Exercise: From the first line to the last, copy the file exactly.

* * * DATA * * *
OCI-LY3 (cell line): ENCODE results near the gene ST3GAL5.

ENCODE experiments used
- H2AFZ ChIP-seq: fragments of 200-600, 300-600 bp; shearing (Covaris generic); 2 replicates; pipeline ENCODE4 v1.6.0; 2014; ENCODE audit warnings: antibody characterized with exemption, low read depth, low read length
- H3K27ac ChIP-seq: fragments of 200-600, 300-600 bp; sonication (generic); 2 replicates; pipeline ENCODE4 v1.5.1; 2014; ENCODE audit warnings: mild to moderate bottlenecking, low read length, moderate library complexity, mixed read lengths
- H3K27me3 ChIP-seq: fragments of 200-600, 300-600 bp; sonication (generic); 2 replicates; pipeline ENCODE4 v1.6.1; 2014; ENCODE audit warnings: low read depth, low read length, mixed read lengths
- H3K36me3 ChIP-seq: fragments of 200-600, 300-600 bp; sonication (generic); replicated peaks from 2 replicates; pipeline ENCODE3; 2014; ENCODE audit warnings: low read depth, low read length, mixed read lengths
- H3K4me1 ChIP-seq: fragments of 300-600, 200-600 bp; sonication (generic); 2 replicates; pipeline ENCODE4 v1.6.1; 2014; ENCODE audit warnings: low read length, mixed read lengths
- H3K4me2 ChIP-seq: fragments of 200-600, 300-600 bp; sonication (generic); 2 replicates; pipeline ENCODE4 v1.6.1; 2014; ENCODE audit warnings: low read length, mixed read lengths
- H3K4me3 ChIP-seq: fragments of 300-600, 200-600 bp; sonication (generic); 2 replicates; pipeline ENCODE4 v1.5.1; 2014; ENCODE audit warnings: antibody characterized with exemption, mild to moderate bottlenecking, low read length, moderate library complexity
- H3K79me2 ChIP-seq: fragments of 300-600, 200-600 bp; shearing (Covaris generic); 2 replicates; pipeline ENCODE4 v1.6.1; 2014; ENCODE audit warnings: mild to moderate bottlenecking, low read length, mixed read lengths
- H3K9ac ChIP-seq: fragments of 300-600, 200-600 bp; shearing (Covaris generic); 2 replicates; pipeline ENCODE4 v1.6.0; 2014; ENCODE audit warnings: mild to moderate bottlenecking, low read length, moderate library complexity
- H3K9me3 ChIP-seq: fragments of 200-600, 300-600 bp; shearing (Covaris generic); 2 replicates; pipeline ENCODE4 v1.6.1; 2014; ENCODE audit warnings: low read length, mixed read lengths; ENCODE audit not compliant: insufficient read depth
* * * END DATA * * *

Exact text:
OCI-LY3 (cell line): ENCODE results near the gene ST3GAL5.

ENCODE experiments used
- H2AFZ ChIP-seq: fragments of 200-600, 300-600 bp; shearing (Covaris generic); 2 replicates; pipeline ENCODE4 v1.6.0; 2014; ENCODE audit warnings: antibody characterized with exemption, low read depth, low read length
- H3K27ac ChIP-seq: fragments of 200-600, 300-600 bp; sonication (generic); 2 replicates; pipeline ENCODE4 v1.5.1; 2014; ENCODE audit warnings: mild to moderate bottlenecking, low read length, moderate library complexity, mixed read lengths
- H3K27me3 ChIP-seq: fragments of 200-600, 300-600 bp; sonication (generic); 2 replicates; pipeline ENCODE4 v1.6.1; 2014; ENCODE audit warnings: low read depth, low read length, mixed read lengths
- H3K36me3 ChIP-seq: fragments of 200-600, 300-600 bp; sonication (generic); replicated peaks from 2 replicates; pipeline ENCODE3; 2014; ENCODE audit warnings: low read depth, low read length, mixed read lengths
- H3K4me1 ChIP-seq: fragments of 300-600, 200-600 bp; sonication (generic); 2 replicates; pipeline ENCODE4 v1.6.1; 2014; ENCODE audit warnings: low read length, mixed read lengths
- H3K4me2 ChIP-seq: fragments of 200-600, 300-600 bp; sonication (generic); 2 replicates; pipeline ENCODE4 v1.6.1; 2014; ENCODE audit warnings: low read length, mixed read lengths
- H3K4me3 ChIP-seq: fragments of 300-600, 200-600 bp; sonication (generic); 2 replicates; pipeline ENCODE4 v1.5.1; 2014; ENCODE audit warnings: antibody characterized with exemption, mild to moderate bottlenecking, low read length, moderate library complexity
- H3K79me2 ChIP-seq: fragments of 300-600, 200-600 bp; shearing (Covaris generic); 2 replicates; pipeline ENCODE4 v1.6.1; 2014; ENCODE audit warnings: mild to moderate bottlenecking, low read length, mixed read lengths
- H3K9ac ChIP-seq: fragments of 300-600, 200-600 bp; shearing (Covaris generic); 2 replicates; pipeline ENCODE4 v1.6.0; 2014; ENCODE audit warnings: mild to moderate bottlenecking, low read length, moderate library complexity
- H3K9me3 ChIP-seq: fragments of 200-600, 300-600 bp; shearing (Covaris generic); 2 replicates; pipeline ENCODE4 v1.6.1; 2014; ENCODE audit warnings: low read length, mixed read lengths; ENCODE audit not compliant: insufficient read depth